Who controls the spending in your expat household?

Do you and your partner share the decisions about what to spend your money on? Or does one person sit back and let the other decide? Does it really matter? According to some new research, it does. Read on to find out why…

Couple looking over their finances on their laptop

If you had to make a guess, would you say that most people in relationships make financial decisions individually or together with their partners?

Though the main reason for the recent research (revealed in an ING survey, published by Think Forward Institute) was to find out more detailed household spending habits, the results threw up some interesting social observations.

In the survey, 1,116 Dutch couples were interviewed to find out the following three main points about their spending habits:

  1. If there is a main decision maker when you decide what to make a purchase?
  2. To what extent do you take each other’s preferences into consideration?
  3. Is it better to have one person in charge of household finance or is it better to work as a team?

Paper cut out of a family and house next to a pink piggy bank

The results showed that only 25% of couples who jointly managed shared bank accounts encountered financial problems, in contrast to 45% of couples who had a shared bank account but managed the finances individually. From that statistic, it’s not too hard to understand why the same couples who make joint banking decisions tend to make more financial goals and plan more for the future.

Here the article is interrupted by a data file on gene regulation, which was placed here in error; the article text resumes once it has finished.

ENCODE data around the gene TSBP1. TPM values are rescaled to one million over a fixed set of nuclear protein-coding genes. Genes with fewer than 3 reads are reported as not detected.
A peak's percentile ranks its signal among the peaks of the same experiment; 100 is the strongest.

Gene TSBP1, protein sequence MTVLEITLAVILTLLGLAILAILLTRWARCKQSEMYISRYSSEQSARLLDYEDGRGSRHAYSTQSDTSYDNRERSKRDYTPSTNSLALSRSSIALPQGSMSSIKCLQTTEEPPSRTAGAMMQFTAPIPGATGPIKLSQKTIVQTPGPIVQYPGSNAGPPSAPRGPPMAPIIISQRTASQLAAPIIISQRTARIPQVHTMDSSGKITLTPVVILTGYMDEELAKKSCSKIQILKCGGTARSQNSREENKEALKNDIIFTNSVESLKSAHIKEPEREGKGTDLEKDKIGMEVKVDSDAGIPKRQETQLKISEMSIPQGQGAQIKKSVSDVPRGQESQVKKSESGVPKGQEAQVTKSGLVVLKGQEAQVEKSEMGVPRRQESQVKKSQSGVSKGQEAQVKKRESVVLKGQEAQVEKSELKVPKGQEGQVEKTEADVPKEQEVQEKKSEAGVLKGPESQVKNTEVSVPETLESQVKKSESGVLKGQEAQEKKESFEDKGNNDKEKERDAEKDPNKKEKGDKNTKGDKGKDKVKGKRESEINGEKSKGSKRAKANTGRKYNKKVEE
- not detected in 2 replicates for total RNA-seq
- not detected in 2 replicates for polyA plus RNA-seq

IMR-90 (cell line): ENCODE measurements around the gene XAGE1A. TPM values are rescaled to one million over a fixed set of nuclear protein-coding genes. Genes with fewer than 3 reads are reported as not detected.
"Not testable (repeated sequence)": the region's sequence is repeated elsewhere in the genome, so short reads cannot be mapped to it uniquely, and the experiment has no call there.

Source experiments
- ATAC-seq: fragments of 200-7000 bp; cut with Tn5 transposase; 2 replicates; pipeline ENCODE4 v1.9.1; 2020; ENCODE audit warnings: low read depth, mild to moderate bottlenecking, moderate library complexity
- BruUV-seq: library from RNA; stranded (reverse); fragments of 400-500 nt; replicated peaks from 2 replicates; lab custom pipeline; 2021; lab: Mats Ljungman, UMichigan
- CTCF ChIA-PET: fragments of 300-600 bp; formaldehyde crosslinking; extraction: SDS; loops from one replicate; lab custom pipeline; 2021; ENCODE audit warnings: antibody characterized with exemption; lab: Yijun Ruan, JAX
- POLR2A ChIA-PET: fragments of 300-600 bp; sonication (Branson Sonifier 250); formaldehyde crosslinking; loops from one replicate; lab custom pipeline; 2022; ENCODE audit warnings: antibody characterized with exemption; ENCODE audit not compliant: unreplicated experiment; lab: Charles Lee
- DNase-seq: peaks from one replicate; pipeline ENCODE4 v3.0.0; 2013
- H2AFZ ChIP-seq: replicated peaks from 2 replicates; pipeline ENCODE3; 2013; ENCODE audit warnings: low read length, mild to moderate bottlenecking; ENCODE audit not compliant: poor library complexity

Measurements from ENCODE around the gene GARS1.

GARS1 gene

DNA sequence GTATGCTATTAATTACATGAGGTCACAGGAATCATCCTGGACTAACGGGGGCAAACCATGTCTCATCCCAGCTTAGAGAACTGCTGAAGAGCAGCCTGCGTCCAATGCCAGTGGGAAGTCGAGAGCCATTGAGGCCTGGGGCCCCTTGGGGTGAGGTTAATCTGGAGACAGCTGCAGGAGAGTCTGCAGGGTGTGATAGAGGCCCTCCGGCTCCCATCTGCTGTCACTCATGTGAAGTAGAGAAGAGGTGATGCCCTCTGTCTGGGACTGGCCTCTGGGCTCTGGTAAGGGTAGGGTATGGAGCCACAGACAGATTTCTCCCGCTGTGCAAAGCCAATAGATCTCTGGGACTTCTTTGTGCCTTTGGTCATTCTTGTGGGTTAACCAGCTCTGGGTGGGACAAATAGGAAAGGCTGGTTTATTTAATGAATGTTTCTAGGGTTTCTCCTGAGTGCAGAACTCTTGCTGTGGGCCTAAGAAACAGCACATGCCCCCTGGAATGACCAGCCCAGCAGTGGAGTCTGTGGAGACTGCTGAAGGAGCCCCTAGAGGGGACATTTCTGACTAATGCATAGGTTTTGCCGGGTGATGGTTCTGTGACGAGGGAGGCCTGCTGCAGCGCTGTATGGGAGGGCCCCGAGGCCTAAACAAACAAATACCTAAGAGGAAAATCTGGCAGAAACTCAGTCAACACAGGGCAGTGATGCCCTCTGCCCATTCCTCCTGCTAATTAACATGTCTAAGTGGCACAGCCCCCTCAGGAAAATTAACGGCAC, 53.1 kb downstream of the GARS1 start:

It was also interesting that most couples individually research large purchases, like cars and holidays, but make the final buying decision together. For example, although 79% of people agree that buying a car is a joint decision, only about a third of them treat the information-collection process of buying a new car as a joint activity.

Do you make joint decisions with your partner?

Infographic showing financial joint decision buying
Source: ING The Merit of Teamwork

In the ING survey, holidays top the list of joint decisions, with 87% of couples surveyed deciding together on a holiday whether they were young, old, rich or poor. The purchasing of other durable consumables is also made together, like TVs and furniture, but so too is the choice to spend money on eating out.

Does managing your bank account with your partner and making joint decisions make you feel more or less secure? It’s an interesting psychological conundrum and I’d be happy to read your thoughts in the comments.

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